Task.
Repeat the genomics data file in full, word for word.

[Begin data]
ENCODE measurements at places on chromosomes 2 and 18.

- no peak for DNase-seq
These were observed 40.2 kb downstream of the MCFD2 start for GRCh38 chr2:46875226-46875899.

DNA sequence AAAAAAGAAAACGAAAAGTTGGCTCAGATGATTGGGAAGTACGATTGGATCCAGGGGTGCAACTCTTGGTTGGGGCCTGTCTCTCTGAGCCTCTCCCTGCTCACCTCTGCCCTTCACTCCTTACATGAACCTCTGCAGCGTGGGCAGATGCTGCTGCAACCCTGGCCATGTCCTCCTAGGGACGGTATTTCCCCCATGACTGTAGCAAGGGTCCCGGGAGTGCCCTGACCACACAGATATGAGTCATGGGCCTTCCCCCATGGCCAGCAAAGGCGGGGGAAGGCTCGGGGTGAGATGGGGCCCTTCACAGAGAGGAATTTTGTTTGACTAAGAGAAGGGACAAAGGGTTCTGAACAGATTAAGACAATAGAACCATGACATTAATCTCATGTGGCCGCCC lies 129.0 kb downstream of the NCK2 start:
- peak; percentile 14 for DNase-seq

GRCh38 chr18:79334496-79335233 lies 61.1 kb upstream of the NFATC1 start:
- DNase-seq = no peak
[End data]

ENCODE measurements at places on chromosomes 2 and 18.

- no peak for DNase-seq
These were observed 40.2 kb downstream of the MCFD2 start for GRCh38 chr2:46875226-46875899.

DNA sequence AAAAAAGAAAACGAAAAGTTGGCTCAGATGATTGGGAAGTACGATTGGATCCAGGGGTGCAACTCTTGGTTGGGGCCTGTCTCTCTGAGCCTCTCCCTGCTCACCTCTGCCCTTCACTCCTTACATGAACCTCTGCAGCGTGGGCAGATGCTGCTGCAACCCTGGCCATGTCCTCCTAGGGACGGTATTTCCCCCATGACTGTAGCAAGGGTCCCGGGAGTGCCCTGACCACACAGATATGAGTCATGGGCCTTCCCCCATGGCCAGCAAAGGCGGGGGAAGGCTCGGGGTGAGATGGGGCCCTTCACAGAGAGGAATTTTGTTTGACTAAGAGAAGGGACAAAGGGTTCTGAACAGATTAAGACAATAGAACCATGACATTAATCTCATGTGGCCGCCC lies 129.0 kb downstream of the NCK2 start:
- peak; percentile 14 for DNase-seq

GRCh38 chr18:79334496-79335233 lies 61.1 kb upstream of the NFATC1 start:
- DNase-seq = no peak